SCOTS have been urged to stop feeding red squirrels because they are likely to be condemning the protected animals to a slow, agonising death.
Kind-hearted homeowners who put out nuts and other treats for the reds are unwittingly exposing the creatures to the deadly squirrelpox virus.
That is because red and grey squirrels are likely to eat at the same place and while greys carry the virus it is only reds who succumb to it.
Experts say greys are moving in to Scotland from south of the border, carrying the disease with them.
The bodies of at least two red squirrels, both killed by the virus, have been discovered recently.
The main symptoms of the bug are lesions or scabs around the feet and eyes of the squirrel, along with lethargic movements. The animals often take two weeks to die.
The organisation Red Squirrels in South Scotland say garden feeders are potentially lethal to the home-grown species.
Organiser Karen Ramoo said: “We desperately need the public to help us stop the disease from spreading.
“We would like people in the area to stop feeding red squirrels at feeders in their gardens for the time being.
“We know that seeing reds at feeders gives people an enormous amount of pleasure but feeders are a focal point for squirrel to squirrel disease transmission and thus increases the likelihood of the disease spreading.”
An outbreak of squirrelpox was detected by the organisation around the River Tweed in Berwickshire.
A post mortem at the Royal Dick Vet school in Edinburgh confirmed a squirrel was positive for squirrel parapoxvirus, better known as squirrelpox.
The study was conducted yesterday (wed), confirming fears the virus has spread into Scotland.
There are fears English greys may mix with Scottish greys in the Central Belt and spread the disease further across the countryside.
Ms Ramoo said: “A lot of grey squirrels who carry the virus are coming up from England.”
She said the migration of disease-carrying greys was down to the ‘natural movement’ of the animals, which can include territorial males looking for new mates.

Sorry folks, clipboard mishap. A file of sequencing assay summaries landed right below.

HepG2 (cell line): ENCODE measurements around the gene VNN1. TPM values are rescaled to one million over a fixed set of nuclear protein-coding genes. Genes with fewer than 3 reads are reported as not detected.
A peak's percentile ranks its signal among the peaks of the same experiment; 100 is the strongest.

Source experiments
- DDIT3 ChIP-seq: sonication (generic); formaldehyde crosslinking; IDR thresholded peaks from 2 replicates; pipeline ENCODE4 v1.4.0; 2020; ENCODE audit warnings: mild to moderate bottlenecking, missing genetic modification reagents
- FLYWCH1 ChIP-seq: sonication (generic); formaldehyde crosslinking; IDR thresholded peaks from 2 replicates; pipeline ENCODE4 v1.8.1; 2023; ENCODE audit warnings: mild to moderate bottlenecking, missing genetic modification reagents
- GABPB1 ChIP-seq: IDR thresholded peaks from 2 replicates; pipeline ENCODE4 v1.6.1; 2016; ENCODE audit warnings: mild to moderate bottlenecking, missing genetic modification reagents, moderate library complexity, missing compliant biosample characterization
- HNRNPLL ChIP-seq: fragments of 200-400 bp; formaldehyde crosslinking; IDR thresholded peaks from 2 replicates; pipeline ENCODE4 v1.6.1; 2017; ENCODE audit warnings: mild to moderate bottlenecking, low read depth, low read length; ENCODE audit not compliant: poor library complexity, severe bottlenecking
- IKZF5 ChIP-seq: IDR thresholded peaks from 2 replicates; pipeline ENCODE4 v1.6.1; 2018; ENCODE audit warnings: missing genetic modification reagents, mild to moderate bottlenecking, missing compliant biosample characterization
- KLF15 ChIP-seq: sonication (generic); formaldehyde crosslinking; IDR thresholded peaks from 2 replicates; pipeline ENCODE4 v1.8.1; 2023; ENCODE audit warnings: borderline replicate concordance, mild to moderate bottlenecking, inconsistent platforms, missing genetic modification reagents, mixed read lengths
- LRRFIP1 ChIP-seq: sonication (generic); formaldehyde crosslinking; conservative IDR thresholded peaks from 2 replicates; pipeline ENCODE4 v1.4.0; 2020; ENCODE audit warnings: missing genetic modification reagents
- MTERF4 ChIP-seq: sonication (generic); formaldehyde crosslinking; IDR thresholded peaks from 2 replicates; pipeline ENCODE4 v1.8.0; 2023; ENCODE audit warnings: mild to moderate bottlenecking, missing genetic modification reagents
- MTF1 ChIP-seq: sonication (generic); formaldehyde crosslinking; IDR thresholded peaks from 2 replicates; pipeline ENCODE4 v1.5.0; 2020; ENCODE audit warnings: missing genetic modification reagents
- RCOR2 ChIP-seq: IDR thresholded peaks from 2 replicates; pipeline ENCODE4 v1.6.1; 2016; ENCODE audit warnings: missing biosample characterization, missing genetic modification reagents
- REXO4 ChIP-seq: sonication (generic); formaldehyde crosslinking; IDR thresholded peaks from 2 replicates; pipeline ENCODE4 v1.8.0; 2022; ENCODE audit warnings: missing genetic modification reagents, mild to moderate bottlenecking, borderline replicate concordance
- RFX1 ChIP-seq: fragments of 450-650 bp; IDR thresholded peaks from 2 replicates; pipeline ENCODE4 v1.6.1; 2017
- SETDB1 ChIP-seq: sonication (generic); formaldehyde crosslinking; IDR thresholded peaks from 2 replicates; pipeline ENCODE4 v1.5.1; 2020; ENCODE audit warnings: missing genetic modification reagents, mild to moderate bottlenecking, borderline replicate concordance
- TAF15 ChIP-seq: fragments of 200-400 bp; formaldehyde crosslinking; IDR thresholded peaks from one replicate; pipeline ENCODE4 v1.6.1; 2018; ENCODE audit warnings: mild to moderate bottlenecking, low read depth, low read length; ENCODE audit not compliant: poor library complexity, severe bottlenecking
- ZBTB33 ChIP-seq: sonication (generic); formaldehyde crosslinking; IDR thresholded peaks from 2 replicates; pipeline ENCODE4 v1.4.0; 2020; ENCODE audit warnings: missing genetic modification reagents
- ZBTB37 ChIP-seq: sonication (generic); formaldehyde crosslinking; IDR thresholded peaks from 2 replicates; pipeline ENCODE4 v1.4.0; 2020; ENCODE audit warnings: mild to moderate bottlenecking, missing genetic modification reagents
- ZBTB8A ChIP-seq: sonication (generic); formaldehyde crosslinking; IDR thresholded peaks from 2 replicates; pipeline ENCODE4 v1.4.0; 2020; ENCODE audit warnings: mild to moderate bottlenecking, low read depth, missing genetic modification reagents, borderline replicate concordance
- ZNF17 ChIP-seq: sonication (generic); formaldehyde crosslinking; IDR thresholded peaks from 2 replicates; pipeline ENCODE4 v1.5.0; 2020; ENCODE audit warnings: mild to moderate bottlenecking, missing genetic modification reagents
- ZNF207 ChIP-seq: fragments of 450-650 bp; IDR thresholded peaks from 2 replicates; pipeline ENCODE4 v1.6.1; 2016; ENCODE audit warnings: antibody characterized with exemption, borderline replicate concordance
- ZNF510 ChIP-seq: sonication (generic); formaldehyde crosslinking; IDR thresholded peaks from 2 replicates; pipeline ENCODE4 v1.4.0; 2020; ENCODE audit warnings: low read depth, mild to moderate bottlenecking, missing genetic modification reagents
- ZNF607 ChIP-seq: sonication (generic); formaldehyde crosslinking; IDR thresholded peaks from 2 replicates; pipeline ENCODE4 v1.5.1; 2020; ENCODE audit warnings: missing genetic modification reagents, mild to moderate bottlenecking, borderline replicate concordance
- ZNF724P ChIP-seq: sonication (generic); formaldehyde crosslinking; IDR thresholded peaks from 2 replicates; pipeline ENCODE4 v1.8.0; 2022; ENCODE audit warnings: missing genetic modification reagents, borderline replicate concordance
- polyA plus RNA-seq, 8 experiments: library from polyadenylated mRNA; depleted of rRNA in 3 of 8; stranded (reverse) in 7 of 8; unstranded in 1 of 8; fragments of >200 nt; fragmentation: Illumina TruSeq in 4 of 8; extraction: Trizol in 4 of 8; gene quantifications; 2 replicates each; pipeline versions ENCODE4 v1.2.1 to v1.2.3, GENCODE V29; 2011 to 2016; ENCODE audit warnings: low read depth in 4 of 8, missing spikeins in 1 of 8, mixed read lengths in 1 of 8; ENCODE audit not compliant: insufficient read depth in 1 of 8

Ms Ramoo added: “The control of grey squirrels and the squirrelpox virus they carry is of paramount importance in our efforts to saveScotland’s red squirrels.
“The squirrelpox virus is the single biggest threat to the survival of our native red.
“Scotland is now home to over 75% of the surviving UK red squirrel population but incursion by greys is now the single largest threat.”
Ms Ramoo hopes the outbreak can be contained by ‘intensive’ action against grey squirrels around the river Tweed.
This can include the placing of squirrel traps, and the organisation is operating a loan scheme for traps.
Ms Ramoo continued: “It is our hope that with continued and increased support from the public we will continue to watch red squirrels flourish.
“It can be contained, there have been outbreaks in the past.”
The call for squirrel lovers to stop using garden feeders may be a temporary one, she added.
Property management firm Bell Ingram recently received a £400,000 grant from the Scottish Government to combat grey squirrels
The company will use humane live capture traps over a five year period to tackle the grey population.
Catherine Gilfillan, or Bell Ingram, said: “We have to control the grey squirrel population as it is the only way that the native red squirrel will be able to survive. For everyone involved in the project, the main aim is to see more of these beautiful animals inScotland’s countryside once again, and preventing the northward migration of greys.”
Estates involved in the regime must meet the minimum requirements of five sessions of eight days from January to December each year.